Samsung Electronics, which manufactures Apple-designed chips for iPads and iPhones exclusively at its Austin, Texas facility, has reportedly hit the iPhone maker with a material 20 percent price hike. Unsurprisingly, per an unnamed person allegedly familiar with negotiations between the two companies, this price increase is only aimed at Apple and not other Samsung clients. Apple up until recently used to account for as much as 8.8 percent of Samsung’s revenue. It’s been estimated that Apple ordered 130 million iPhone and iPad chips from Samsung Electronics in 2011 and more than 200 million units this year. The two frenemies have allegedly started to reflect the new supply price recently…
MarketWatch relays a report from Korean newspaper Chosun Ilbo that Samsung Electronics has a long-term contract to supply chips to Apple until 2014.
Samsung Electronics recently asked Apple for a significant price raise in (the mobile processor known as) application processor. Apple first disapproved it, but finding no replacement supplier, it accepted the increase.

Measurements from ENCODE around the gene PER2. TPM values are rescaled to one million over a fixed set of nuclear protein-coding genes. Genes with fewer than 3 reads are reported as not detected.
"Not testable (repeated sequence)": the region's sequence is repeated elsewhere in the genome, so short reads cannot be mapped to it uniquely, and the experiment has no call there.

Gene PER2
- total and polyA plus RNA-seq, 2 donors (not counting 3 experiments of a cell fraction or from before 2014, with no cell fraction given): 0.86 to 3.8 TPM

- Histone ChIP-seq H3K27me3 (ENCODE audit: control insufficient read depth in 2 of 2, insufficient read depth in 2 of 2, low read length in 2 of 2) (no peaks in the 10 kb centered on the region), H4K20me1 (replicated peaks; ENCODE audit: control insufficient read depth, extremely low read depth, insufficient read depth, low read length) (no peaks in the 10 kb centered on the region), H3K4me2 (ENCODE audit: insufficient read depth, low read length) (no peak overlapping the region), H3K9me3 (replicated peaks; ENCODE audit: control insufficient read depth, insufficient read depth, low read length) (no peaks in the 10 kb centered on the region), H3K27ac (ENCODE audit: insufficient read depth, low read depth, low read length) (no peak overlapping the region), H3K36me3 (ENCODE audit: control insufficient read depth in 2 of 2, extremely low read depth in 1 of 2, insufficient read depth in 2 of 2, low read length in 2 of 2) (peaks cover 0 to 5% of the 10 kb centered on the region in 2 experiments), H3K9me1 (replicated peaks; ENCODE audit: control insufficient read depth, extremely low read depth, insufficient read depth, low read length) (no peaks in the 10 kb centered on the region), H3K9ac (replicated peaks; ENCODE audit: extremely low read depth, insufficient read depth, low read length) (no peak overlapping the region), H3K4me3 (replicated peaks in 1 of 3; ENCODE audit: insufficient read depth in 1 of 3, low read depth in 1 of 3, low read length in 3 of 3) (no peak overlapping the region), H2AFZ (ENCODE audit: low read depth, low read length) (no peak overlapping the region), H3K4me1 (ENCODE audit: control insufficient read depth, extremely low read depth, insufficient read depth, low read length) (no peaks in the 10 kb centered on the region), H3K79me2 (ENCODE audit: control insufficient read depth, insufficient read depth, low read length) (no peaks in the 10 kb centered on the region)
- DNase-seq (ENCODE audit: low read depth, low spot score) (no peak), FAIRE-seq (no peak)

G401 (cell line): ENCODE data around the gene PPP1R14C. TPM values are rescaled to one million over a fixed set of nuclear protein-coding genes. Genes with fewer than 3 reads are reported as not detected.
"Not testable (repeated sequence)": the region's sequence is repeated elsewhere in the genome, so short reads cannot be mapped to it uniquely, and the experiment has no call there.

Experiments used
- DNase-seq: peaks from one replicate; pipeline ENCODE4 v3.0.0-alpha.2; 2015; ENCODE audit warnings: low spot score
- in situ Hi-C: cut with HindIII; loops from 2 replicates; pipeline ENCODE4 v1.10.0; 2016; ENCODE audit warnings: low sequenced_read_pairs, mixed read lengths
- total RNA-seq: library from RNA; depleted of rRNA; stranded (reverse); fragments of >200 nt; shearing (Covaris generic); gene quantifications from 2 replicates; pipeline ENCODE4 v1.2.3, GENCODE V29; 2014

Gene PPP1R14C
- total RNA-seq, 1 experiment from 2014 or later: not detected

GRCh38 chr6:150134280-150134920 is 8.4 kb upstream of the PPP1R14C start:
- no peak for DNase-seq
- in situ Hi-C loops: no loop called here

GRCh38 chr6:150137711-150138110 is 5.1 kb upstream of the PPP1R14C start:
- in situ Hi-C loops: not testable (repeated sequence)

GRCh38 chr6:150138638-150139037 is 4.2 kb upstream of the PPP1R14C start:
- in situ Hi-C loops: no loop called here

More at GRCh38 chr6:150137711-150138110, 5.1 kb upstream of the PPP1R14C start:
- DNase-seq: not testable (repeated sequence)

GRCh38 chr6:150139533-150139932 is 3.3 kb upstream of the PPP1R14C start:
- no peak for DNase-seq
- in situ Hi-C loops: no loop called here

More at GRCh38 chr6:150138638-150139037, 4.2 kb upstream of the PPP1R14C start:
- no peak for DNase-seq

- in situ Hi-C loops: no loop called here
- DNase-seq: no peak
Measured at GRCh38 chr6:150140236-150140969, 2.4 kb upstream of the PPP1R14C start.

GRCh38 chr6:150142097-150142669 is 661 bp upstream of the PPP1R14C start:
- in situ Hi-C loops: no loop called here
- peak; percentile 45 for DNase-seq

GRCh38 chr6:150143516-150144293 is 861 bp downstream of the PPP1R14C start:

The 200 million units of processors for iPhones and iPads in 2012 multiplied by an estimated $20+ in the per-chip cost pegs Samsung Electronics’s biz with Apple at about $4 billion annually. We knew back in August that Samsung wanted to invest $4 billion towards upgrading the Austin facility.
With Samsung losing a high-stake Apple v. Samsung trial in the United States to the tune of $1+ billion in damages, and with news that Apple has been poaching Samsung’s chip experts and rumors of order stoppage for chips and TSMC prepping to produce Apple chips, no wonder Samsung is now trying to squeeze as much revenue out of the iPhone maker as possible.
“Samsung gets caught stealing Apple’s designs, so they raise the price of the chips by 20 percent”, writes Jim Dalrymple of The Loop.
Samsung knows all too well that its chip biz with Apple is slowly but surely winding down. Come 2014, its rival TSMC will get the lucrative contract to produce chips powering iOS devices in 2014 and going forward.
Is Apple right to move chip production away from Samsung?